When Will Michael Cohen Testify? Trump’s Former Lawyer Is Ready To Talk Publicly
The House Oversight Committee — and the American public — will hear all about the work President Donald Trump's former lawyer did when Michael Cohen testifies next month. Before he begins a three-year prison sentence in March, Cohen will appear before the committee on Feb. 7, and he is expected to describe in detail what he did for Trump, The New York Times reported on Thursday.
According to CNBC, Cohen's decision to testify was voluntary. He believes that appearing before the committee will give him the opportunity “to give a full and credible account of the events that have transpired," according to a statement he issued on Thursday.
“In furtherance of my commitment to cooperate and provide the American people with answers, I have accepted the invitation by Chairman Elijah Cummings to appear publicly on February 7,” Cohen said in his statement, per The New York Times.
Back in August, Cohen pleaded guilty to tax evasion, bank fraud, and campaign finance violations. According to NBC News, Cohen attributed these violations to alleged hush money payments that he made to two women on the president's behalf. He also told the court that he knew these payments had been illegal.
Then, in November, Cohen also pleaded guilty to lying to Congress about the time frame in which negotiations over a proposed Trump Tower in Moscow took place back in 2016. As a result of these guilty pleas, Cohen was sentenced to three years in federal prison. However, he will appear before the House Oversight Committee before he begins his prison term.
Shortly before Cohen was sentenced in December, special counsel Robert Mueller filed a memo stating that Cohen had gone to "significant lengths" to assist his ongoing Russia investigation. In response, Trump insisted that there had been "no collusion" between his 2016 presidential campaign and Russian officials, The Hill reported. Then, after Cohen was sentenced, Trump denied that he had ordered Cohen to break the law.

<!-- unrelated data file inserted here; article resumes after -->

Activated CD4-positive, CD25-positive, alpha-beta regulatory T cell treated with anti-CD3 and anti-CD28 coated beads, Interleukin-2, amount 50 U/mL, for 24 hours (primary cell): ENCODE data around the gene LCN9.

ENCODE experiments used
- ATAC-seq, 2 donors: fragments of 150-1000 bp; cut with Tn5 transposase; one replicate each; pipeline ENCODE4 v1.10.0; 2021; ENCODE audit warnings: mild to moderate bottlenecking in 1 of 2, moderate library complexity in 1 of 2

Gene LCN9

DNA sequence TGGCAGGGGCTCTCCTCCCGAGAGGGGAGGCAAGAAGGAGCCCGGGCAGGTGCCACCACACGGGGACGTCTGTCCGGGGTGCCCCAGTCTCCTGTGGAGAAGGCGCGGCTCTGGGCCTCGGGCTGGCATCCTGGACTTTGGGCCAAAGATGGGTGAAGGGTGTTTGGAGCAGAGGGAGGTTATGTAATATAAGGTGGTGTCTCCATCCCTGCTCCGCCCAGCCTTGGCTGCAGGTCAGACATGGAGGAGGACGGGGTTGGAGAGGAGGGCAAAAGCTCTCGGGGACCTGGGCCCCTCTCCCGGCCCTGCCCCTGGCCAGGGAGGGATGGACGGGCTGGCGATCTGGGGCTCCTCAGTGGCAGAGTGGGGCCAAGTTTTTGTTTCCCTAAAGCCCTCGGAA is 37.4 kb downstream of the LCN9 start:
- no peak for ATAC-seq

"He was a lawyer and he is supposed to know the law," Trump said on Twitter at the time. "It is called 'advice of counsel,' and a lawyer has great liability if a mistake is made. That is why they get paid."
Shortly after Cohen announced that he would be testifying before the House Oversight Committee, Trump reportedly told The Washington Post's Philip Rucker that he was not "worried about it at all." According to CNN, Cohen's decision to testify marks Democrats' first attempt to investigate the president since they regained control of the House during the 2018 midterm elections.
In 2017, Cohen told Vanity Fair that he would "never walk away" from Trump, and that he "would take a bullet for the president." Since then, however, Cohen has become a Trump critic and a legal threat to the president, and in December, he said that he would no longer "cover up his dirty deeds." Instead, he plans to divulge them under oath to the House Oversight Committee next month.
According to CNN, both the House and Senate Intelligence Committees have also expressed an interest in speaking to Cohen before he begins his prison sentence, though it is not yet clear if he will be speaking to them or to any other committees.